Parents' Guide to

Don't Let Go

By Joyce Slaton, Common Sense Media Reviewer

age 15+

Violent thriller has great performances, lackluster plot.

Movie R 2019 103 minutes
Don't Let Go Poster Image

A Lot or a Little?

What you will—and won't—find in this movie.

Community Reviews

age 15+

Based on 4 parent reviews

age 14+

Very disappointing film

Don’t let go is a trick title because you absolutely should let go of this film. It’s just poorly made. The plot and the characters are paper thin. You won’t care about anything because it’s all so weak. I hope Storm Reid gets better work in the future.
age 15+

Rated R for violence, but it's the previews before the movie that are the REAL "R" Rating..smh

This movie showed the bond between an uncle and niece which was really sweet. It was interesting with the past, present, and future twists and turns, but with the typical and predictable "crooked cops" theme that is shown sooooo often. One thing to beware of that frankly REALLY pissed me off was the previews they chose to show BEFORE the movie. Not all "R" rated movies are created equal. For instance, this one was rated "R" because of the murders, violence, and language. HOWEVER, the "R" rated movie previews FULL of sex and may-as-well-be-naked strippers and so much vulgarity and sexual stuff made me want to leave the theater before the movie started. In my eyes, previews should match the same R rating criteria as the movie being shown. The previews were sick and quite frankly I may as well had taken my teen sons to see Hustlers in all its glory being as how they showed SOOOO much of the movie in the previews...not to mention the other sick preview about the guy with the twisted iPhone "Siri" character who was in one scene making him sexually molest her by inserting the phone charger in and out and moaning and groaning...I mean really?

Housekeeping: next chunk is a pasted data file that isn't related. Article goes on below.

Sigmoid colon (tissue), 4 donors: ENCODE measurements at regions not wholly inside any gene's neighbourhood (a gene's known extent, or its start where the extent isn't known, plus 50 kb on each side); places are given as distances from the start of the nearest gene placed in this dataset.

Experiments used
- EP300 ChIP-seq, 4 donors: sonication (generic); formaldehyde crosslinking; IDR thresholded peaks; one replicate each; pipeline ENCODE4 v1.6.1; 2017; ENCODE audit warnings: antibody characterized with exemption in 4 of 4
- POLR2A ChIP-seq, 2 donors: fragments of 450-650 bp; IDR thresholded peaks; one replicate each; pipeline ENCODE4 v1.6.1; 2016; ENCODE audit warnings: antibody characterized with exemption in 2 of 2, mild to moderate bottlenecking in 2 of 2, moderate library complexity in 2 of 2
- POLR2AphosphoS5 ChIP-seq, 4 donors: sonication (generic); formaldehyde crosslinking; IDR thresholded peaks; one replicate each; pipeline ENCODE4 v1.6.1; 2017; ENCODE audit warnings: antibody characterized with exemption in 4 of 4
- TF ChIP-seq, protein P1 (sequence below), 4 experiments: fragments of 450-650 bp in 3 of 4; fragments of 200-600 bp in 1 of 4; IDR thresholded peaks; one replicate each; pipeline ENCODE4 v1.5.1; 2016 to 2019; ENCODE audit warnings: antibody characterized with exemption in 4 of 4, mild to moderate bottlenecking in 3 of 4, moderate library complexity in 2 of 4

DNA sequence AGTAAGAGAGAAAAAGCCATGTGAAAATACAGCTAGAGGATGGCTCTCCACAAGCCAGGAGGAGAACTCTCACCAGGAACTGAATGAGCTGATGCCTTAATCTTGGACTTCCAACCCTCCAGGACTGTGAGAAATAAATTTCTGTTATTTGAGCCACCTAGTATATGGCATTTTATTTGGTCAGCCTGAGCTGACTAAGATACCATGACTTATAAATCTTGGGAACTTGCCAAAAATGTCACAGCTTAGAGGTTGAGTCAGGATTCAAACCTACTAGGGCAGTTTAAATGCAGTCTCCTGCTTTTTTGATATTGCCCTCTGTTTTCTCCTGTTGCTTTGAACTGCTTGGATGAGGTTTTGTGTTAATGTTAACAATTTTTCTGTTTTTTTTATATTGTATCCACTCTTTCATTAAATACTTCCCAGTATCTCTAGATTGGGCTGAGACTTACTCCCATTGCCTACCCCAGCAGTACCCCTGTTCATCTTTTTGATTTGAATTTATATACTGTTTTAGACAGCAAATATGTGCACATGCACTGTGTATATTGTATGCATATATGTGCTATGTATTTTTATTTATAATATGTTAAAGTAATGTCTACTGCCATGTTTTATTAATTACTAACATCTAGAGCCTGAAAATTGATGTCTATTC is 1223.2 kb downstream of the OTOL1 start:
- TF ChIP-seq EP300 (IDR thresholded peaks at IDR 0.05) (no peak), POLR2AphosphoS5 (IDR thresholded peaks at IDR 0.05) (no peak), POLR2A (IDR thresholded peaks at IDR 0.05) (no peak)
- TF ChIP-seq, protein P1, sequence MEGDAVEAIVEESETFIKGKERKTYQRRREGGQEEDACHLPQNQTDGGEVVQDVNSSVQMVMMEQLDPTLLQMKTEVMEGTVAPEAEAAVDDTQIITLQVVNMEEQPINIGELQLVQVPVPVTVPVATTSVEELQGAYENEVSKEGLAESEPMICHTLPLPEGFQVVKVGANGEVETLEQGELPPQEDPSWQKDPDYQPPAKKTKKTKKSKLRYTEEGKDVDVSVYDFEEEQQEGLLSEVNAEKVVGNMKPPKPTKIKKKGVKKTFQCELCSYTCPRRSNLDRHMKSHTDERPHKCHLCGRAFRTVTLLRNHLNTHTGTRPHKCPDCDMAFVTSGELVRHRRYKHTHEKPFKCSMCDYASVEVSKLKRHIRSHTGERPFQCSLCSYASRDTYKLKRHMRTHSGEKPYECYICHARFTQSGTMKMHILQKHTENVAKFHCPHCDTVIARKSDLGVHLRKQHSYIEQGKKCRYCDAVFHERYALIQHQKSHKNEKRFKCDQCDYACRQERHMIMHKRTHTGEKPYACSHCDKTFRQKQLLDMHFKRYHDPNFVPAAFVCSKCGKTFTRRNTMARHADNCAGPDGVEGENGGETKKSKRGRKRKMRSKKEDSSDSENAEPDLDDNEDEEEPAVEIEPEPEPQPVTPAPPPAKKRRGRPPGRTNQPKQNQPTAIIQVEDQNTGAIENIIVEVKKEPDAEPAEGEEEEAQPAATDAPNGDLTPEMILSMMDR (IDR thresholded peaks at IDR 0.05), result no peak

Is It Any Good?

Our review:
Parents say (4 ):
Kids say (3 ):

Reid and Oyelowo deliver fantastic performances, but the movie's cool sci-fi premise is mostly squandered with blah visuals and an undercooked police corruption subplot. The best part of Don't Let Go is the connection between Jack and Ashley and Jack's quickly mounting terror as he gets his strange phone call from beyond and starts scrambling to put the pieces of the puzzle together. Unfortunately, the way that puzzle comes together is far less satisfying. The movie spends almost no time depicting the relationship between Jack and Ashley's dad/Jack's troubled brother (Brian Tyree Henry) or between Ashley and her parents, so the murders -- which should be the most horrifying event in the movie -- lack a certain dramatic weight. And it's definitely hard to figure out (and even harder to care) just why they were killed, though viewers will hazily understand it has something to do with betrayal and a white-powder drug.

Meanwhile, the film seems to have plenty of time to watch Ashley pedaling around on her bicycle (the L.A. scenery is nice and occasionally atmospheric, but when it crowds out plot, viewers might wonder why) and for the phone calls between her and Jack. Oyelowo and Reid act up a storm (get it?) during these scenes, and it's refreshing to see a thriller that acknowledges how much smartphones have changed cinematic stakes -- it sure is hard to believably strand a movie character these days -- and uses them as an integral element in the plot. But it's also frustrating that for characters who rely so much on their phones to communicate, Jack and Ashley don't seem to know how to use them. Really, they resort to communicating on napkins and with gumballs rather than by snapping pictures of clues and proof for each other to find? It feels not-thought-out, as does much of this featherweight thriller.

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